Math 139A, Fall 2017

Applications of Mathematics 


Instructor                   John E. McCarthy
Class                           Tu 10.00-11.00 in 115 Cupples I

JM Office                   105 Cupples I
JM Office Hours       M 3.00-4.00, Tu 2.00-3.45, Th 10.00-11.30, and by appointment
Phone                          935-6753


Math 131, taken concurrently


Mathematics can often seem intimidatingly abstract.
"Why do we need to know this?" and "What is this good for?" are common
questions, which sometimes are not adequately answered. 
It is all very well to say that mathematics is needed for cell-phone design, or
to make ultrasound images, or for Google to calculate page-rank; but explaining
exactly how it is used in any of these applications takes a great deal ot time.

The purpose of this course is to give examples of how mathematics can be used to
understand real world problems. It is restricted to students enrolled in Calculus I, Math 131,
so we will start with problems that only need pre-calculus to solve, and work up to ones that use

Do I need to be a math wiz to take this course?
No. The course is for students who are curious about how mathematics is used in the modern
world, and like learning.



Here is a tentative schedule. The first seven do not use calculus, the next six do.
We may change some of these topics.

  1. Dimensional Analysis. How to guess plausible formulas.
  2. The mathematics of convoys. Are they a good idea? What are the pros and cons?
  3. Fibonacci Numbers. See this site for pictures
  4. The golden ratio
  5. Fractals I :  Coastlines
  6. Fractals II : what is dimension? 
  7. Linear regression I. Application: the Gutenberg-Richter law of earthquake magnitudes. How can we speak of a twenty thousand year event? Earthquakes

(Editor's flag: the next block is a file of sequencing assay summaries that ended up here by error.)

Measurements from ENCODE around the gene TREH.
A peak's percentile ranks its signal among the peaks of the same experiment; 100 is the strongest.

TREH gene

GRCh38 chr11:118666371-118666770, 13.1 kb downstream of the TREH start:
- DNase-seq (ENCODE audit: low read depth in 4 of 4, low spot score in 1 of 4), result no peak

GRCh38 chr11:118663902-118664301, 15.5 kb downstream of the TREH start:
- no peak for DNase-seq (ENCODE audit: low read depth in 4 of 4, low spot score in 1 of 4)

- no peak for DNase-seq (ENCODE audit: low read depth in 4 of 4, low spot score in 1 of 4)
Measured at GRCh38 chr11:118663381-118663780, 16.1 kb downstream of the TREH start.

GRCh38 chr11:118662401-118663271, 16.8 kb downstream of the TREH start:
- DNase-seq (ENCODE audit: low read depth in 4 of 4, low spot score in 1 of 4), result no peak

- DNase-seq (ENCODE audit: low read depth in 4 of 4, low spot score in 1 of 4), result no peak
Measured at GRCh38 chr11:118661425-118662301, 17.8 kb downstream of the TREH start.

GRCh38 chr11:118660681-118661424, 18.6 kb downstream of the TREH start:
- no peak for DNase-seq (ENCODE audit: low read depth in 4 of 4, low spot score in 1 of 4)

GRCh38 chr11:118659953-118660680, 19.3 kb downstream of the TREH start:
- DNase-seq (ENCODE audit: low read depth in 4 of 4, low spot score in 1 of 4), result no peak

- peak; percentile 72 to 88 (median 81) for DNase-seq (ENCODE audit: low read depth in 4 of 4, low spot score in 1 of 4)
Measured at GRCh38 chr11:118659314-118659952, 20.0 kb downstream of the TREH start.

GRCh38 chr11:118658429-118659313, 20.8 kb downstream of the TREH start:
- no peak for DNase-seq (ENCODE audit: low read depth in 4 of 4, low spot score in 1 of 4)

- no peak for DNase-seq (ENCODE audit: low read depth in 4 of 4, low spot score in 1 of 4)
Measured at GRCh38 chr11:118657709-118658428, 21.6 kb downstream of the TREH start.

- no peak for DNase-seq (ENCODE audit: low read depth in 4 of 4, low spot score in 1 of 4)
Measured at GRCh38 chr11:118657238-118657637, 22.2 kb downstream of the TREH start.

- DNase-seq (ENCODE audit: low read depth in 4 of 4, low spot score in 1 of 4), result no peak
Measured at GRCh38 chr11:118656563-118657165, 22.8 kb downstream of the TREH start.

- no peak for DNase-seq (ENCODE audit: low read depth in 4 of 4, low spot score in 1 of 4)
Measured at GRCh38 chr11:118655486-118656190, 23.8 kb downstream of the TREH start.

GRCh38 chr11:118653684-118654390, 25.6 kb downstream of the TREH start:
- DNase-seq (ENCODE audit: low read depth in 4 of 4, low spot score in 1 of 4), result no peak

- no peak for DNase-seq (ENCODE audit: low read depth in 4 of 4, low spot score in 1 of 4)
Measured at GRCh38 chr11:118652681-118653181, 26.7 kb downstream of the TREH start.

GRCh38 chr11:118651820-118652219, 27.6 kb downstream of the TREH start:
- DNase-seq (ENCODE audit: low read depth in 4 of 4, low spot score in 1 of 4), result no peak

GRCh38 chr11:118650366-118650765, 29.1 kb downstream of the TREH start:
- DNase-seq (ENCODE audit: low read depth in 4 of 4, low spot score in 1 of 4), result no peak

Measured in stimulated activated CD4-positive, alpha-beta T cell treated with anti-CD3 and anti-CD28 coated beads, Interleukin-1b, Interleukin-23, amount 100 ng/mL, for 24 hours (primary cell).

8. Euclid's algorithm versus Stein's algorithm. Efficiency of algorithms.
  9. Network capacities. Braess's paradox - building extra roads can increase congestion.
  10. Linear Regression II: How to find the best line. Application: Metabolic rate versus animal size
  11. Fractals III: Blood flow.
  12. Should we all have the same mitochondrial DNA? Galton's approach to surnames.
  13. How genes spread through populations.
  14. Sigmoid curves for populations, and the logistic equation.
  15. SIR model of infectious diseases.


Basis for Grading

Grading will be based on classrooom participation, and a term paper.
The topic of the term paper should be chosen in consultation with the Instructor.
A preliminary draft should be handed in October 31st. This will be graded and returned,
and a final version should be handed in December 5th.

Classroom Participation (contribution to discussion): 20%
Term Paper - first draft: 30%
Term Paper - final draft: 50%




I do expect you to come to class every day, and to participate in class discussions.
I expect you to read the corresponding section in Korner's book. I may call on you at
any time to answer a question.


Texts           The Pleasures of Counting, by T.W. Korner  (Cambridge, 1996).
                    This is a lovely book. If you get bogged down in some section, it is okay to move on.